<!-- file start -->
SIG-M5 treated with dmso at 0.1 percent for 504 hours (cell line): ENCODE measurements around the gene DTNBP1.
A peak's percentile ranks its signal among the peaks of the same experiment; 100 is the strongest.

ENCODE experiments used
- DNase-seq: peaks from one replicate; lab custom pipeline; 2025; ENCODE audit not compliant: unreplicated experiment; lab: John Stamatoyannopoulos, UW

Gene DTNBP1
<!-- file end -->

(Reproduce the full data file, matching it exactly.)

SIG-M5 treated with dmso at 0.1 percent for 504 hours (cell line): ENCODE measurements around the gene DTNBP1.
A peak's percentile ranks its signal among the peaks of the same experiment; 100 is the strongest.

ENCODE experiments used
- DNase-seq: peaks from one replicate; lab custom pipeline; 2025; ENCODE audit not compliant: unreplicated experiment; lab: John Stamatoyannopoulos, UW

Gene DTNBP1